|1. Teach And Promote Tennis With Guidance Systems |
teach and Promote Tennis With guidance Systems. by Joe Dinoffer, USPTA, USPTR, ITA, USTWA. INTRODUCTION. guidance Systems? Wait a minute. Sounds more like something used in Operation Desert Storm than on a tennis court. You see, in general, tennis lessons are conducted verbally, although all learning studies
Teach and Promote Tennis With Guidance Systems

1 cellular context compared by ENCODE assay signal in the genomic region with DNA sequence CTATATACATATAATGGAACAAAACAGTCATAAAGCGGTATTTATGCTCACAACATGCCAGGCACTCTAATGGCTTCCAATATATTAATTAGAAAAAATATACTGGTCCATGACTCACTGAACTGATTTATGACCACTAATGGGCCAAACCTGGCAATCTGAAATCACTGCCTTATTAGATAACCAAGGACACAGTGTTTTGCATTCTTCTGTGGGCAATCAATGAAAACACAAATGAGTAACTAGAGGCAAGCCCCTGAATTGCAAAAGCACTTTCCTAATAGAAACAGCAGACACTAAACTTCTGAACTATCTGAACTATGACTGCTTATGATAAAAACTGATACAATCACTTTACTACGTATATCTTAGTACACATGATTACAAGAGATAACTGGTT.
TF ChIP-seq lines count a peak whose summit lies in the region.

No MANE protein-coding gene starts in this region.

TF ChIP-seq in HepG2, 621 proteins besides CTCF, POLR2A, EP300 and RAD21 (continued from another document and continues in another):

by Joe Dinoffer, USPTA, USPTR, ITA, USTWA INTRODUCTION Guidance Systems? Wait a minute. Sounds more like something used in Operation Desert Storm than on a tennis court. For tennis, the term "guidance systems" refers to any type of visual or kinesthetic training aid that literally guides a playerÂs behavior. Whether theyÂre learning the basics of a topspin forehand, fine-tuning a return of serve in doubles, or working on explosive footwork, training aids not only help players learn faster, but they can also act as a terrific marketing strategy. Since most of our readers are program directors, managers, or owners, letÂs address the marketing benefits derived from the use of training aids first and then present some practical examples of both visual and kinesthetic training aids that you can quickly and easily add to your own programming. First, consider that tennis courts are visually quite boring. The 490 feet of lines found on any court around the world never changes. Of course, onlooker interest can be generated through an exciting exhibition match or a similar high-participation club activity. But, generally speaking, we have to admit that everyday play and tennis lessons do not attract a crowd. The purpose of this article is to provide some serious options. Using highly visual training aids such as air targets (which create primary targets above the net), or physical training aids such as agility ladders or resistance devices, will not only help students learn faster, but will also create visually interesting lessons and drills that other players will want to watch.